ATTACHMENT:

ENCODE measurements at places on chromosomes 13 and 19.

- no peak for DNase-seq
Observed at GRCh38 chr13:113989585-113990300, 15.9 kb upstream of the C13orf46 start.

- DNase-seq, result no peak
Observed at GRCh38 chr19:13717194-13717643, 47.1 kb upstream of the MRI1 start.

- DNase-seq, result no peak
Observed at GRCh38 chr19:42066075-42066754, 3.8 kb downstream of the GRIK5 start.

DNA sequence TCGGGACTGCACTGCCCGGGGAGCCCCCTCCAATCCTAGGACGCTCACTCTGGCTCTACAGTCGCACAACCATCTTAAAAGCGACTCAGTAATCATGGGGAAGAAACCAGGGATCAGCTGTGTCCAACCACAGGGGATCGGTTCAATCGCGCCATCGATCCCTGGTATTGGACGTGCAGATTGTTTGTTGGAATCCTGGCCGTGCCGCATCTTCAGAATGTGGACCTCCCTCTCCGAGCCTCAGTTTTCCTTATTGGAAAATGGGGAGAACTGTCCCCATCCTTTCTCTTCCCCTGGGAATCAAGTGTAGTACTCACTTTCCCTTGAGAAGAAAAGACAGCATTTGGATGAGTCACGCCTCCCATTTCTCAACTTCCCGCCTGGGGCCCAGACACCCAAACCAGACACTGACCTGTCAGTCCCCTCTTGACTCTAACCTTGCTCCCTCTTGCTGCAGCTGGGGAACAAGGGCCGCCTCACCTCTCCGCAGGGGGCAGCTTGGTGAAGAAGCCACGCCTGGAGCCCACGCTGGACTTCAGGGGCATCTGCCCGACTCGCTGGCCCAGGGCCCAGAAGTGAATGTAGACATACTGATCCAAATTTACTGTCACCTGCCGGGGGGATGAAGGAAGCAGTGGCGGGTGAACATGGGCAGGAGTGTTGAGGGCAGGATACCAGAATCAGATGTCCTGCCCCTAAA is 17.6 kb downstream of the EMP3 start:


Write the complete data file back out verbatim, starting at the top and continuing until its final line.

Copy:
ENCODE measurements at places on chromosomes 13 and 19.

- no peak for DNase-seq
Observed at GRCh38 chr13:113989585-113990300, 15.9 kb upstream of the C13orf46 start.

- DNase-seq, result no peak
Observed at GRCh38 chr19:13717194-13717643, 47.1 kb upstream of the MRI1 start.

- DNase-seq, result no peak
Observed at GRCh38 chr19:42066075-42066754, 3.8 kb downstream of the GRIK5 start.

DNA sequence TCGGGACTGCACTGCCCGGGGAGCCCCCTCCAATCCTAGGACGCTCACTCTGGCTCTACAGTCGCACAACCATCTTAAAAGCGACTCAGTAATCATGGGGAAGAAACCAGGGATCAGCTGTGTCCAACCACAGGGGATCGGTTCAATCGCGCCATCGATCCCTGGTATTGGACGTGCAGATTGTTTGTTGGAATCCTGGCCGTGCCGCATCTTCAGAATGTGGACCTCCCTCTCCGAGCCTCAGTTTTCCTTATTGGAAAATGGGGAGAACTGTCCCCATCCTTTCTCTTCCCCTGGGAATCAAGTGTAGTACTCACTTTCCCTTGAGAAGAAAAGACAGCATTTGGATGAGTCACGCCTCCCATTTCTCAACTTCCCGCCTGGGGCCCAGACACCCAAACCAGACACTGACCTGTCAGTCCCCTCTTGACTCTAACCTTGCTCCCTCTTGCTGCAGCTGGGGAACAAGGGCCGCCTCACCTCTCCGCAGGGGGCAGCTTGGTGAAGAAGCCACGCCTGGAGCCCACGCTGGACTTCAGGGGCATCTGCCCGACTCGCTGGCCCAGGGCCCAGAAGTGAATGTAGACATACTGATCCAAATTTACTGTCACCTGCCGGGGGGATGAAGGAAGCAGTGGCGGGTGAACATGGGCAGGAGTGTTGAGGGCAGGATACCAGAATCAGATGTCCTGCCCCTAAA is 17.6 kb downstream of the EMP3 start: